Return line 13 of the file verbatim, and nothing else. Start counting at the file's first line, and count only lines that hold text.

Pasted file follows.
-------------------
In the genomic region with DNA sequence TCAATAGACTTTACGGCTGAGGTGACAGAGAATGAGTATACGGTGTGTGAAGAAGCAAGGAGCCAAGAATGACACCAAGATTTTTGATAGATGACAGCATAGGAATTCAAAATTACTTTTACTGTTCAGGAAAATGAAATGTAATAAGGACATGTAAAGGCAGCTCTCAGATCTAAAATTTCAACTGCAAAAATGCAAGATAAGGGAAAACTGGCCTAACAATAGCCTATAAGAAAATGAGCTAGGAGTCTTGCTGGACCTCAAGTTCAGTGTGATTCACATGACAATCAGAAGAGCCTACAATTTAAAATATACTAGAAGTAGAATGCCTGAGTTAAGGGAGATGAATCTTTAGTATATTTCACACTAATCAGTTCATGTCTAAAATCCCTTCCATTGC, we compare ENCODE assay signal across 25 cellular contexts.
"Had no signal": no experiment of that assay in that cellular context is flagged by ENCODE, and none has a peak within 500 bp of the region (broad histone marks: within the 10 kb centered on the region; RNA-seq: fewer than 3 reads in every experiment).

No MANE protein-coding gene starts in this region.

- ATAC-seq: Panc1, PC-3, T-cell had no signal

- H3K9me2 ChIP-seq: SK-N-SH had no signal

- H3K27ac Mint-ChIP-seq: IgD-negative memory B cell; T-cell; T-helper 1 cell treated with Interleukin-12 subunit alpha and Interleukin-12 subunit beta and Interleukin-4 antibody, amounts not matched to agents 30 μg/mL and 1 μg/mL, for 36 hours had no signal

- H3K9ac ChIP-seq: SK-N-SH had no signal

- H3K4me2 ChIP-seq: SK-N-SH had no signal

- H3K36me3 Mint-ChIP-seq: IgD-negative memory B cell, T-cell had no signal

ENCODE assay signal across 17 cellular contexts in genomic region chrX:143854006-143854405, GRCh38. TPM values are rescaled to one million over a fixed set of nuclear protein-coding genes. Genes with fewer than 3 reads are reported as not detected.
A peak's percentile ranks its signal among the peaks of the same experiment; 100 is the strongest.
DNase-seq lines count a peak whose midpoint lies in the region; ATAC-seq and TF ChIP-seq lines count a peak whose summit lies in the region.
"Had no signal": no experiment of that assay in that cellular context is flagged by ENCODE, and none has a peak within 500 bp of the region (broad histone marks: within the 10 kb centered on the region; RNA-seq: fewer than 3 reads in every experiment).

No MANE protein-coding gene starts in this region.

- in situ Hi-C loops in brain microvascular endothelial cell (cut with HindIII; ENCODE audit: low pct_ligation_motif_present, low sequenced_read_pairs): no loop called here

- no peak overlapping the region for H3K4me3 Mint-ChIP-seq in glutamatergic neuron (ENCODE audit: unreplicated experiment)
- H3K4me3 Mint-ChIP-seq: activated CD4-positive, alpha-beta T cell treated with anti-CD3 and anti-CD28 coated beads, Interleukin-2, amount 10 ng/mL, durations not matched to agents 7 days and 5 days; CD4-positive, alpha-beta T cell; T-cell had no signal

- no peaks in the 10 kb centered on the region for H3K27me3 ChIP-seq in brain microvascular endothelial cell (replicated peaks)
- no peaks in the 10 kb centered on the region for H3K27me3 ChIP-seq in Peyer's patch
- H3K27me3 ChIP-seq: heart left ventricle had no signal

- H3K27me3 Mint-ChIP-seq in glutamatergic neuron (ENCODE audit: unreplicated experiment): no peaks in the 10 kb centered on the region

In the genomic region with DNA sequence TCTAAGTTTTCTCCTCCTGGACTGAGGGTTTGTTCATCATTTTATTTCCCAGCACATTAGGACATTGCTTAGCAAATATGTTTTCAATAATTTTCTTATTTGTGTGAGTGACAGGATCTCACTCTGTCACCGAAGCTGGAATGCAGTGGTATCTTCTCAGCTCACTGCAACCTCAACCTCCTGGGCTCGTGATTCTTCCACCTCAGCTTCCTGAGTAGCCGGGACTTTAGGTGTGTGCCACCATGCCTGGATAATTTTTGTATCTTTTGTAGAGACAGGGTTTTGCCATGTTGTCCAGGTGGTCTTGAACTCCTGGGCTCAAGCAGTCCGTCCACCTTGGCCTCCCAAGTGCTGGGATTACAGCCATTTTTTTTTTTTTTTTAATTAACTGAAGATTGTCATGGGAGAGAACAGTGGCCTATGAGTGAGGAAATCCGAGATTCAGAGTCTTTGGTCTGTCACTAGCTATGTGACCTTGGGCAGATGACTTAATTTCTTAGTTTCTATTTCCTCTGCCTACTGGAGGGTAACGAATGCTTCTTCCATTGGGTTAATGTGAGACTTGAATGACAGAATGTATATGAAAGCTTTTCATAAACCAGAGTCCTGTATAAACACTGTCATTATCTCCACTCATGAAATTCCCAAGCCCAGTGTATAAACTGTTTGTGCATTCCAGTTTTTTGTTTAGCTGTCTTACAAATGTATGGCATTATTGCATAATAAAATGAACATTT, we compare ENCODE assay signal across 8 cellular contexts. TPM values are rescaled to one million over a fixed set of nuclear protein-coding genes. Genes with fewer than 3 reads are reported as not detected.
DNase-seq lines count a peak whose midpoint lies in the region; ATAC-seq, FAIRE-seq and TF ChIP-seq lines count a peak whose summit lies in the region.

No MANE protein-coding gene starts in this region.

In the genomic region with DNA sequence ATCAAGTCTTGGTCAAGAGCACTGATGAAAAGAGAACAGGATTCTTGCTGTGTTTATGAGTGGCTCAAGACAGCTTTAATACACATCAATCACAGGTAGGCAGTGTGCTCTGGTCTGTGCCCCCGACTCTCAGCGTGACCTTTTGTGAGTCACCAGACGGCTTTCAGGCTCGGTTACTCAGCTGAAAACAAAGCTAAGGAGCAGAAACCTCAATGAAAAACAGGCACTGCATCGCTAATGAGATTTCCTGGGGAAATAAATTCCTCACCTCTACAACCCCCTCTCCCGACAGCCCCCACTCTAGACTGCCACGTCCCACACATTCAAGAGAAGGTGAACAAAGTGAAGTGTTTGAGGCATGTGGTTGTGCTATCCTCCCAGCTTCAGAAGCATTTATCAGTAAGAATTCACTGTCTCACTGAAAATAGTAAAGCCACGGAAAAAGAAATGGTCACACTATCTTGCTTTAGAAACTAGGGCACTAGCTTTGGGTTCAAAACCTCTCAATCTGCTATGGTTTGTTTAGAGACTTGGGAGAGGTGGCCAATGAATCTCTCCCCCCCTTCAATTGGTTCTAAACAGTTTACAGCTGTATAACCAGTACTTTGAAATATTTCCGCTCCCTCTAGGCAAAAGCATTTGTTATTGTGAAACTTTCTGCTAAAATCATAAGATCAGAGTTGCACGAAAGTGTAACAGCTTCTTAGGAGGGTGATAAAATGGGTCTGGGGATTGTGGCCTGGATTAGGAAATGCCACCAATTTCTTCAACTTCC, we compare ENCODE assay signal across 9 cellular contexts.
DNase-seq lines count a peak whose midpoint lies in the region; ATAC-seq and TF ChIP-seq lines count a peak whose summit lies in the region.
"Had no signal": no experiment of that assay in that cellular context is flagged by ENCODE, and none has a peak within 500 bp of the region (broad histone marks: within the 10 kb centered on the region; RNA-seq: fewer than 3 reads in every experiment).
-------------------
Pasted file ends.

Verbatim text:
"Had no signal": no experiment of that assay in that cellular context is flagged by ENCODE, and none has a peak within 500 bp of the region (broad histone marks: within the 10 kb centered on the region; RNA-seq: fewer than 3 reads in every experiment).